Hanekom said that they would love to have local server proxying content closer to SA listeners. “We’ll get there, but the ISPs need to come to the party first,” Hanekom said. If Interwebsradio decided to use overseas hosting services to cut down on costs, just how much bandwidth do they use? “It’s early days, so not nearly enough,” Hanekom said before breaking it down:

  • January: 303 GB
  • February: 430GB
  • March: 325GB
  • April: 250GB

Plans for the future

Asked about their plans for Interwebsradio, Hanekom said that they already broadcast as many events live wherever they can.

“We love the fact that we built this capability from scratch and it’s working really well… when we have connectivity,” Hanekom said.

Among the events Interwebsradio has broadcast live are album launches from The Bioscope in Joburg and concert gigs such as Park Acoustics in Pretoria.

Regarding the addition of DJs to their shows, Hanekom said: “We don’t ever want to bore listeners with the usual rubbish guess-what-I-did-yesterday-cos-I-have-so-much-time-on-my-hands that current ‘music’ stations have.”

Hanekom said that their shows will have a massive music focus.

“We’re still fighting over who has the best voice for radio,” he added. “We’re a bit shy about talking.”

Interwebsradio has a number of amateur DJs working on the planning for their shows, Hanekom said. These will include “The Old School Super Cool Rock & Roll Show”, and “Cover Lover”, among others

Source: mybroadband.co.za

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New Markets Need A New Game Plan

Posted by radio On June - 4 - 2012 Comments Off on New Markets Need A New Game Plan

There is a shuffling of feet and suits in fully-booked boardrooms where minds are at play. The urgency is that the market is expanding, and advertising industry players in radio need new ideas, to retain, grow, and identify new niches in the market. Simultaneously, ever conscious of its relevance in contemporary society, the radio industry needs advertising bodies to keep up with changing trends and markets.

The cause for this clamber is because, on December 15, 2011, the Independent Communications Authority of SA (ICASA) awarded three new commercial radio broadcasting licences to one operator in each of the primary markets of Gauteng, the Western Cape and KwaZulu Natal. A requisite of ICASA’S licence conditions necessitate new free-to-air broadcast licenses to start operations within six months. What this means is that the number of commercial stations is increasing. The questions which float in our head are; what does this mean for advertising spend? Is there a gap in the market for advertisers? For one, competition is going to become fiercer than ever before between radio stations that will be fighting to have their share of the proverbial pie.

As noted by ‘The Economist’, the advertising industry is passing through one of the most disorienting periods in its history. This is due to a combination of long-term changes, such as the growing diversity of media, and the arrival of new technologies, notably the internet. Consumers have become better informed than ever before, with the result that some of the traditional methods of advertising and marketing simply no longer work.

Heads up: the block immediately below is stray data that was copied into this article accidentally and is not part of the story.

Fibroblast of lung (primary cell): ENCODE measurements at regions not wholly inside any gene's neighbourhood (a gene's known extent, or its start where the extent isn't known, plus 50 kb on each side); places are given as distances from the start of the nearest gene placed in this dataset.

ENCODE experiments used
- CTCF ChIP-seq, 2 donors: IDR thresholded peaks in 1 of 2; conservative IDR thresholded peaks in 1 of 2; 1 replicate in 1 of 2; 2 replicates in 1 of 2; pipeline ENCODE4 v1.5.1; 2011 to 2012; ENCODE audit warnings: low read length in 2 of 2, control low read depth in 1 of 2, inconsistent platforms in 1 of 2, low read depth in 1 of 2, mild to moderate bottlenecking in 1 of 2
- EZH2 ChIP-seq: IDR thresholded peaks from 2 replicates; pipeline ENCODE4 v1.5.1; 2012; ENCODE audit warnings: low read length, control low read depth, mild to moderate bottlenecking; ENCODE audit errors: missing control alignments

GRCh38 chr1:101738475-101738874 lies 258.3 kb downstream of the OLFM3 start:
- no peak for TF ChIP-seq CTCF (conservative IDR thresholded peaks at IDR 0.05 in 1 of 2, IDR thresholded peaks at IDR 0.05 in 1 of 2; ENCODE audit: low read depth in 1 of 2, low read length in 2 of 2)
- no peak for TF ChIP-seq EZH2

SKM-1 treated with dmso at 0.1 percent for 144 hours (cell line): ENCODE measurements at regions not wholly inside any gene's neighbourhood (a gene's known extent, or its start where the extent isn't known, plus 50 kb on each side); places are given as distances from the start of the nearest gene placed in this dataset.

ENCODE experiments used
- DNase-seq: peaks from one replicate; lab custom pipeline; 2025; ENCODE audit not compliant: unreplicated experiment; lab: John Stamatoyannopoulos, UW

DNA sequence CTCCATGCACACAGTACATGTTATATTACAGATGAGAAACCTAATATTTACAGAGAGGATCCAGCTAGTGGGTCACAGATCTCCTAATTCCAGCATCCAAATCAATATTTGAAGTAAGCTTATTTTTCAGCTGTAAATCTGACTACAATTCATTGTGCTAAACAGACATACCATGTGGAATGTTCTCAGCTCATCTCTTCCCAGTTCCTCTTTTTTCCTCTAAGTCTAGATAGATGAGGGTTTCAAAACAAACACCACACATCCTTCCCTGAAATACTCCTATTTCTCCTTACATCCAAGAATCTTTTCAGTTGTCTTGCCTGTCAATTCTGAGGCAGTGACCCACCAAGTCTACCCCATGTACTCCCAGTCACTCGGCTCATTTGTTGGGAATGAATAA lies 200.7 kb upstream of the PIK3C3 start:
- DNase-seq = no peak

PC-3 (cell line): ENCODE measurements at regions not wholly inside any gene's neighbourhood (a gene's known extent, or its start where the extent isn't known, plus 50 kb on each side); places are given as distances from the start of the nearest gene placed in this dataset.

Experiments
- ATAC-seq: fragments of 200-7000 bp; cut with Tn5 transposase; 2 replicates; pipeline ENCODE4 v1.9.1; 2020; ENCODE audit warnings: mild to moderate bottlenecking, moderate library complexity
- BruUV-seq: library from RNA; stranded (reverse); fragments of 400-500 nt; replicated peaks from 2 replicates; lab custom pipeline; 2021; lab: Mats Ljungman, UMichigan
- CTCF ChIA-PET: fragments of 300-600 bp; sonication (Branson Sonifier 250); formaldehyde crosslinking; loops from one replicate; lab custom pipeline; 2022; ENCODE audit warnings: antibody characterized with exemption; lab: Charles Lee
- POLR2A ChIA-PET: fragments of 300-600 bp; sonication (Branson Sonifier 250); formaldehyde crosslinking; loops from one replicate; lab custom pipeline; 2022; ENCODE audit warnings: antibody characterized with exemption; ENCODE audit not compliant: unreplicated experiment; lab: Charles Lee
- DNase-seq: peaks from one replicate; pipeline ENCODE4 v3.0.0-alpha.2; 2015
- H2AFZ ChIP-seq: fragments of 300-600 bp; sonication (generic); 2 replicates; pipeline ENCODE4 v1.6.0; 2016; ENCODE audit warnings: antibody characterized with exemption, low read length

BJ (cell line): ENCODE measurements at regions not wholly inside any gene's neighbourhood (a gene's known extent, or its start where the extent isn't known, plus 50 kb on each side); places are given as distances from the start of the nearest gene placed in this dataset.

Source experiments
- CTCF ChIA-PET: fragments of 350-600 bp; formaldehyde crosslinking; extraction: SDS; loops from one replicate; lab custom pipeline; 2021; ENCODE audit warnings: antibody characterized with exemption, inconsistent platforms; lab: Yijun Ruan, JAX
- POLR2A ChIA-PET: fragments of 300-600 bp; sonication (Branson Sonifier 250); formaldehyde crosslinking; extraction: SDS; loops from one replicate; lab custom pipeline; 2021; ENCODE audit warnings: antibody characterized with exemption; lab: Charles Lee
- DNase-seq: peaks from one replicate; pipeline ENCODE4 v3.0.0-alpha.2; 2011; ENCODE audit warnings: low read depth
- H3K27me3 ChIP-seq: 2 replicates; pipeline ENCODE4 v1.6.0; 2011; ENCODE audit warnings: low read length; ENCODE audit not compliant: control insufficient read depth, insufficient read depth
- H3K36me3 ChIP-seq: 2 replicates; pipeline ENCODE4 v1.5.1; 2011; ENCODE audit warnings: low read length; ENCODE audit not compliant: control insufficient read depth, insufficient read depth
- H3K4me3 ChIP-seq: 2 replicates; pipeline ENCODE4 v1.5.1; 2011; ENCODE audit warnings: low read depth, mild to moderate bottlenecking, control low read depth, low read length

What to do?

A feasible alternative is for veteran radio stations, and merging radio stations to re-define what this new opportunity provides. Usually the word ‘competitiveness’ is met with slight discomfort, as it implies the end-result to dictate a “winner” and a ‘looser”. However, there is another perspective. Competition should be encouraged. More specifically, healthy competition should be encouraged, because it emphasizes the importance of working together; for the benefit of the industry as a whole, the particular stations, and advertising bodies involved.

SAARF (South African Advertising Research Foundation) provides annual research data (RAMS) about the listenership trends of all stations in the country; it clearly shows who listens to what station at what time. If radio stations worked together and shared the ad-spend by following their target market as and when they change the stations. If the stations can start analyzing the RAMS properly they can put an advertising package together that will see radio ads targeting the same listeners being aired according to the listenership patterns of the particular target market.

Too Many Choices!

To keep up with this emerging radio market, and still get the best of all worlds, you can follow a radio diet, for starters. An example of a personal radio diet would be; Monday to Friday, from 06:50am tune to Kaya FM’s 180 with Bob followed by Radio 2000’s Just-Ice’s Super Fantastic Breakfast.  Between 7am and 07:10 tune to Talk Radio 702, and from there, revert back to Kaya FM and Radio 2000. Alternatively, switch between Metro FM and YFM between 07:20 and 07:50.  If you are in LSM 10, male and 32yrs old every advertiser who wants to reach you can do that across all five stations within an hour. The same ads can be aired between these stations repetitively, even if you try to avoid these ads one them will eventually catch your attention as they are following your radio listening pattern.

According to chairman of the London arm of McCann Erickson, which is part of the giant Interpublic group; Rupert Howell, ‘the underlying principles haven’t changed [in radio and advertising]. Even the arrival of new media, like the internet, does not spell the demise of the old. Indeed, as he points out, TV never killed radio, which in turn never killed newspapers. They did pose huge creative challenges, but that’s OK, he maintains: “The advertising industry is relentlessly inventive; that’s what we do.” There can be a win-win situation after all.

 

 

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Feeling At Home With MiCasa

Posted by radio On June - 4 - 2012 1 COMMENT

By Gaopalelwe Moroane

 

It is difficult, if not almost impossible to wake up in the morning, switch on the radio for a breakfast show and not be greeted by J-Something’s sultry voice, singing, “Good morning to the world out there.” It is even more difficult to not smile or bob your head along to the upbeat tempo of the song. These are the sounds of MiCasa’s award winning single, These Streets, which took South African airwaves, clubs and streets by storm and later went on to win them their  two SAMAs  this year . The album has also followed on to sell double-platinum.